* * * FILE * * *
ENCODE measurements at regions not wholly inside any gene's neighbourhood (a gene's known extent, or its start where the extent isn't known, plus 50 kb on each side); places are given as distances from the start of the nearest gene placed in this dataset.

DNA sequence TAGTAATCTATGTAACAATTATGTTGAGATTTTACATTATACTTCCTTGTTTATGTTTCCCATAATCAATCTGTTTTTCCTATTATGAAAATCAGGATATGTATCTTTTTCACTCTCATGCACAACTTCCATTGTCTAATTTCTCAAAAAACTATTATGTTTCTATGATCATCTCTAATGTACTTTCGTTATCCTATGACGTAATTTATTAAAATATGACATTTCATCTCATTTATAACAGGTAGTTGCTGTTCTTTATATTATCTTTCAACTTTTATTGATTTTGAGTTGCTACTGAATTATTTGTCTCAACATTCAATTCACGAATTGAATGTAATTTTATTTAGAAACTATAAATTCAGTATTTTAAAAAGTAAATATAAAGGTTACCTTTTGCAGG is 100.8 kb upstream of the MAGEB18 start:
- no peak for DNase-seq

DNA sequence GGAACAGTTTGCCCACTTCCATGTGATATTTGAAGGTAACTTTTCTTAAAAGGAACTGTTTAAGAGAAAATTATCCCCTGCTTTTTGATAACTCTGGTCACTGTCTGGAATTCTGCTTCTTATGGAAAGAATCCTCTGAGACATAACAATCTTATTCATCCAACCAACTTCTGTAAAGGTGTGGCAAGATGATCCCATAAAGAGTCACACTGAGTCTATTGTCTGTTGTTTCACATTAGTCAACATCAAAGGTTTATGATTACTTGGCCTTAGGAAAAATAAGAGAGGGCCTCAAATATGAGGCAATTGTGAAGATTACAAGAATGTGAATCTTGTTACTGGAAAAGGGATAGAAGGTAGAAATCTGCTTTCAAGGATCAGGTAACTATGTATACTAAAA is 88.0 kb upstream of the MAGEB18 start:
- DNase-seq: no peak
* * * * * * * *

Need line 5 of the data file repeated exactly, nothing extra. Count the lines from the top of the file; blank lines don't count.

- DNase-seq: no peak